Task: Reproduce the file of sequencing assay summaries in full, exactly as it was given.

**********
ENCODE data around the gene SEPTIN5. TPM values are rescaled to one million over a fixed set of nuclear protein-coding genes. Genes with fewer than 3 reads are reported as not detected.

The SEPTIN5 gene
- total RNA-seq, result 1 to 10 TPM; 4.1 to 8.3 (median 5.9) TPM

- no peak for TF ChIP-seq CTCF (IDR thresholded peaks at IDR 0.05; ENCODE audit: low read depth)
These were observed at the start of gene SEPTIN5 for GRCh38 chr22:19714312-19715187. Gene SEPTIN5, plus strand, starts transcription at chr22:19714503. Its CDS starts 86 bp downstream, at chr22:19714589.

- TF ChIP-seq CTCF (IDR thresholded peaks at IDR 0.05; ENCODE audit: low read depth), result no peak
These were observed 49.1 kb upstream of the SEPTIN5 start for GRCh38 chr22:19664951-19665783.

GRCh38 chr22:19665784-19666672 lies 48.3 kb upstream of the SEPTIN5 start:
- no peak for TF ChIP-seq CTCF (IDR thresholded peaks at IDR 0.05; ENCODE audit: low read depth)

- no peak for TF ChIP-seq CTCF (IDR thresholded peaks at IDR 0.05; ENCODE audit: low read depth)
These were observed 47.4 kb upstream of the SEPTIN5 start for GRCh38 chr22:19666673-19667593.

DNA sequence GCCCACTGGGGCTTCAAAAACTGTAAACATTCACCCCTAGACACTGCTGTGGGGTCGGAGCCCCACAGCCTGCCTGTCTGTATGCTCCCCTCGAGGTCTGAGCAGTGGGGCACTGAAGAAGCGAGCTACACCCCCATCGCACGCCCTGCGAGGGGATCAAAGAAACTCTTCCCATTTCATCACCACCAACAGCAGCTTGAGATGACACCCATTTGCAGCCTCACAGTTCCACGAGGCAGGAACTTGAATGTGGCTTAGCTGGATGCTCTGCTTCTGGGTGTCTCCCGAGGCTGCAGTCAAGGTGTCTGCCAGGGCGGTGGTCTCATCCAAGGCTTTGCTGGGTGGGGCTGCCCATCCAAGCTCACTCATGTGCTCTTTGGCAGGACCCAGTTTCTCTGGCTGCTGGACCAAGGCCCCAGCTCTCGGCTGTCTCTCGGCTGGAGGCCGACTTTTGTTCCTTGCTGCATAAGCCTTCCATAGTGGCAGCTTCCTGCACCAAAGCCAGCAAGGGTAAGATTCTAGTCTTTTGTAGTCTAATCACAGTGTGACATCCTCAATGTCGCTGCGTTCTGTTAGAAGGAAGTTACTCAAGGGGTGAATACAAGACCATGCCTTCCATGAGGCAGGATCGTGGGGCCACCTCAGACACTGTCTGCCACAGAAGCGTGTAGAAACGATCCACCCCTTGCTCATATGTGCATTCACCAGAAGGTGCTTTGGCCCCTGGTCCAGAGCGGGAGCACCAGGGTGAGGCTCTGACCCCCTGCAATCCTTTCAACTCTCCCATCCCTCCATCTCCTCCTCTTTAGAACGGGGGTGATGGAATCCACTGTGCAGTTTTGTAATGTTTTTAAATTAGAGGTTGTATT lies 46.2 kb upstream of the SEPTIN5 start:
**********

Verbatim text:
ENCODE data around the gene SEPTIN5. TPM values are rescaled to one million over a fixed set of nuclear protein-coding genes. Genes with fewer than 3 reads are reported as not detected.

The SEPTIN5 gene
- total RNA-seq, result 1 to 10 TPM; 4.1 to 8.3 (median 5.9) TPM

- no peak for TF ChIP-seq CTCF (IDR thresholded peaks at IDR 0.05; ENCODE audit: low read depth)
These were observed at the start of gene SEPTIN5 for GRCh38 chr22:19714312-19715187. Gene SEPTIN5, plus strand, starts transcription at chr22:19714503. Its CDS starts 86 bp downstream, at chr22:19714589.

- TF ChIP-seq CTCF (IDR thresholded peaks at IDR 0.05; ENCODE audit: low read depth), result no peak
These were observed 49.1 kb upstream of the SEPTIN5 start for GRCh38 chr22:19664951-19665783.

GRCh38 chr22:19665784-19666672 lies 48.3 kb upstream of the SEPTIN5 start:
- no peak for TF ChIP-seq CTCF (IDR thresholded peaks at IDR 0.05; ENCODE audit: low read depth)

- no peak for TF ChIP-seq CTCF (IDR thresholded peaks at IDR 0.05; ENCODE audit: low read depth)
These were observed 47.4 kb upstream of the SEPTIN5 start for GRCh38 chr22:19666673-19667593.

DNA sequence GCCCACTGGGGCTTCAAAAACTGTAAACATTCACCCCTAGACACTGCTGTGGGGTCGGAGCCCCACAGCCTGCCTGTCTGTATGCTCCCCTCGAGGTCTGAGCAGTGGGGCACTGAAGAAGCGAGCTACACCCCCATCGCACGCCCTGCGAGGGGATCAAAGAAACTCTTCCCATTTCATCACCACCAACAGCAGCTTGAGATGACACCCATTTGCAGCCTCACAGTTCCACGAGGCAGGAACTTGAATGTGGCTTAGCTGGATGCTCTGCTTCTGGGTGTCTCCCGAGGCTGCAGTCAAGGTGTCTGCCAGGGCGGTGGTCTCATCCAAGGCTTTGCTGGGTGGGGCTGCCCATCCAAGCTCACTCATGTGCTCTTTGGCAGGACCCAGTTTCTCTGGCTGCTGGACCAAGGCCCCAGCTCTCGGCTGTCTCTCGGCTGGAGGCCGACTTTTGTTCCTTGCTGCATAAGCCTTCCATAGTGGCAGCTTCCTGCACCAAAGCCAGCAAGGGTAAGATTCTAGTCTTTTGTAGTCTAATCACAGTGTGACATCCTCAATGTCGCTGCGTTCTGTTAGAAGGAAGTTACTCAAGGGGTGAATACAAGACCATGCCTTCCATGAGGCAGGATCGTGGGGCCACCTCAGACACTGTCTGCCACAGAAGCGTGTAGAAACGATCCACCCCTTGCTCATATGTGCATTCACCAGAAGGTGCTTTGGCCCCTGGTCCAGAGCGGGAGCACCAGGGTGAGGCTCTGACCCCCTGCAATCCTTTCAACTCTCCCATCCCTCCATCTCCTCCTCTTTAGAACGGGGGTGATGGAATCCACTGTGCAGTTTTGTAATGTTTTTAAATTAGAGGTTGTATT lies 46.2 kb upstream of the SEPTIN5 start: